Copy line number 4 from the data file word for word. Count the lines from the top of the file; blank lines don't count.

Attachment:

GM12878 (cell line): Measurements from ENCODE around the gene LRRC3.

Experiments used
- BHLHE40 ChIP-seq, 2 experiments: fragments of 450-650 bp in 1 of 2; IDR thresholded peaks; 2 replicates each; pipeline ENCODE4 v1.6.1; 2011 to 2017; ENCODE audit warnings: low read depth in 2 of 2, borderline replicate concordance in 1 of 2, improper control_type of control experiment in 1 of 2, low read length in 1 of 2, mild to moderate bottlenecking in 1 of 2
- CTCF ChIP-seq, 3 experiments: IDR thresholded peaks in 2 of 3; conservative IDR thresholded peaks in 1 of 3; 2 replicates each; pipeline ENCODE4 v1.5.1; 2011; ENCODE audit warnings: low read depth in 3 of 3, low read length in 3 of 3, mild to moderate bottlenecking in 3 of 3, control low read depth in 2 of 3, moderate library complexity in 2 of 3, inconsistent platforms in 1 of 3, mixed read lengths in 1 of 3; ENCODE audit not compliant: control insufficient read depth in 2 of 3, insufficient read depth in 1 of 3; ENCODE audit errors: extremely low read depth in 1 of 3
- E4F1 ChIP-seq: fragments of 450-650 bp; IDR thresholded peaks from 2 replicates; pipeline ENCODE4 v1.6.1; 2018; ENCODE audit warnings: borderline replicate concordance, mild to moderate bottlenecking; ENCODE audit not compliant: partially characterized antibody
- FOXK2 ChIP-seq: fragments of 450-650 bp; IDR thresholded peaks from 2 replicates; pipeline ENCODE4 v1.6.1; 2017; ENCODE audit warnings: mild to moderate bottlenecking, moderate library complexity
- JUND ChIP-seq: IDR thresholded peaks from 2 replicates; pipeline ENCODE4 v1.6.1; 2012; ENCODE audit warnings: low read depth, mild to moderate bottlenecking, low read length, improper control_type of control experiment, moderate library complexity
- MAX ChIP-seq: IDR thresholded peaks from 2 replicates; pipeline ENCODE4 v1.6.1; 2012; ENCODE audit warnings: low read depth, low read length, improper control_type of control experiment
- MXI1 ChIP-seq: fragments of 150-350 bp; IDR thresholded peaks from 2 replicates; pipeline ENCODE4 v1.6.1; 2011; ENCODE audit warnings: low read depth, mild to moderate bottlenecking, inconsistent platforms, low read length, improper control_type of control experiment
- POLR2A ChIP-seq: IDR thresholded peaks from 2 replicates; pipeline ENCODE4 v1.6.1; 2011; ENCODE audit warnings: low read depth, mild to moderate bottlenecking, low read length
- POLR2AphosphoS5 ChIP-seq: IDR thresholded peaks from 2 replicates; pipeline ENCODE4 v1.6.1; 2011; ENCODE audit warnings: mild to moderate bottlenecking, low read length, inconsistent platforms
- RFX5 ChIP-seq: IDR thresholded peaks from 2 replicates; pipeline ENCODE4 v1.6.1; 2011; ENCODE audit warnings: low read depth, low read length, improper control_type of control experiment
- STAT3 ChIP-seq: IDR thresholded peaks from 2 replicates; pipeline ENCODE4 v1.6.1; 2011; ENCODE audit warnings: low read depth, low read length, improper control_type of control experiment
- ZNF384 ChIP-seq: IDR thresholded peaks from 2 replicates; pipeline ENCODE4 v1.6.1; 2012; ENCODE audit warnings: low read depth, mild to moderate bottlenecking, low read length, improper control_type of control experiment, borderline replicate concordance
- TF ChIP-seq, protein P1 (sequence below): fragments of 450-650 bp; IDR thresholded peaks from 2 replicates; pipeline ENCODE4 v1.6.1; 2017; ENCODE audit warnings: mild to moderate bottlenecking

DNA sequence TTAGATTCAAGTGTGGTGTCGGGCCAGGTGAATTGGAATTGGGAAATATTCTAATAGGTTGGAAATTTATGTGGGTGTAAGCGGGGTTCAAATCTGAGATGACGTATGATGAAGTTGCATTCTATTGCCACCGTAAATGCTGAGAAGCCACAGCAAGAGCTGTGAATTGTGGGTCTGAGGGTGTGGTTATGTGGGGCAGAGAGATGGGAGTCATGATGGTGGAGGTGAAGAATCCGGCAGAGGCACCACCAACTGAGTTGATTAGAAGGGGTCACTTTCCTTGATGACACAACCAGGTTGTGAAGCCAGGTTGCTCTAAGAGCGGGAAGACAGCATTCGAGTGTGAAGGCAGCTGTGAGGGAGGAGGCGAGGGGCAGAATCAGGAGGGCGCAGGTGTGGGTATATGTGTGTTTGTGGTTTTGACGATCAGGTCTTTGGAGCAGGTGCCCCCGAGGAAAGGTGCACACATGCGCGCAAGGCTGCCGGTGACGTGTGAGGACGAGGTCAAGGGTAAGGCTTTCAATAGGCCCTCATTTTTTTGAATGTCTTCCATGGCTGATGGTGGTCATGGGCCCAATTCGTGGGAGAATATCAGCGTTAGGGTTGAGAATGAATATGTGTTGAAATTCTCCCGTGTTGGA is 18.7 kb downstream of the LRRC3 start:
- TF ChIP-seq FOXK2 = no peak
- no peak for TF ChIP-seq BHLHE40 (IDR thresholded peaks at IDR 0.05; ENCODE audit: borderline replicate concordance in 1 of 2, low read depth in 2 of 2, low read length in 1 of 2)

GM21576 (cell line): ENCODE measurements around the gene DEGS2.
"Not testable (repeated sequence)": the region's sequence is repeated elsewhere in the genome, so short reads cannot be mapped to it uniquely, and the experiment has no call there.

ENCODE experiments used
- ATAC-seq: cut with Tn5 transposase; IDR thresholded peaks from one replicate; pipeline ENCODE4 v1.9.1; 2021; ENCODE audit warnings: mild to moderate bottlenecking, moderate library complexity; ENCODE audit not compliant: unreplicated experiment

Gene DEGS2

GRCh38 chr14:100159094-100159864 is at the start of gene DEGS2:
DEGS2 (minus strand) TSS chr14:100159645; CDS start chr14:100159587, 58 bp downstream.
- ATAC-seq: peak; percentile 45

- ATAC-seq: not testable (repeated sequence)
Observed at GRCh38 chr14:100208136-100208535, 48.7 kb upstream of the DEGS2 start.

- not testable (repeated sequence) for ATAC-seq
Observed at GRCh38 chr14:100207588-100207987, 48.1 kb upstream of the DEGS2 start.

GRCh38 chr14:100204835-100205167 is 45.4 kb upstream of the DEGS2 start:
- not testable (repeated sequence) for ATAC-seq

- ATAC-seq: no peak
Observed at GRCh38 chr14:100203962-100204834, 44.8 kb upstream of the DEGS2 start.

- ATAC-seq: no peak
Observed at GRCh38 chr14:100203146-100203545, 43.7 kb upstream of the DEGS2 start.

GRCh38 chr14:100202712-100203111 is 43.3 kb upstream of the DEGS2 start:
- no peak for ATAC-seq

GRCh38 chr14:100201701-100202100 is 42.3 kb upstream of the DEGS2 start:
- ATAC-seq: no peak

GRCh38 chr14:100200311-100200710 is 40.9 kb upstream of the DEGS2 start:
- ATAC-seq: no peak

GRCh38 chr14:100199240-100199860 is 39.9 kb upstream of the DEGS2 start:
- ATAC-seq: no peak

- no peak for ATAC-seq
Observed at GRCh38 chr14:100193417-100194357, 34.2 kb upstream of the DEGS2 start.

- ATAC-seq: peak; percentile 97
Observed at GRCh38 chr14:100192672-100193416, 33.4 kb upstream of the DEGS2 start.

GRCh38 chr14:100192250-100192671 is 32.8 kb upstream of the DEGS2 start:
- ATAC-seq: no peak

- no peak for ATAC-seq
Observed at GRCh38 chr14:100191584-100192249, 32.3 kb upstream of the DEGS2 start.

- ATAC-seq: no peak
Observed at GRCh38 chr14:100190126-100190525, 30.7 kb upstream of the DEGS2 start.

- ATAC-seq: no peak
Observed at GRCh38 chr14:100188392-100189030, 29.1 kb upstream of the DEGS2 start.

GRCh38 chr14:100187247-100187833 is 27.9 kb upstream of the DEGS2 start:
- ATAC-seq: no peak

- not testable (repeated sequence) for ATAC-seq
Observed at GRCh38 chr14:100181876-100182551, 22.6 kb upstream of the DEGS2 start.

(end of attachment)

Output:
- CTCF ChIP-seq, 3 experiments: IDR thresholded peaks in 2 of 3; conservative IDR thresholded peaks in 1 of 3; 2 replicates each; pipeline ENCODE4 v1.5.1; 2011; ENCODE audit warnings: low read depth in 3 of 3, low read length in 3 of 3, mild to moderate bottlenecking in 3 of 3, control low read depth in 2 of 3, moderate library complexity in 2 of 3, inconsistent platforms in 1 of 3, mixed read lengths in 1 of 3; ENCODE audit not compliant: control insufficient read depth in 2 of 3, insufficient read depth in 1 of 3; ENCODE audit errors: extremely low read depth in 1 of 3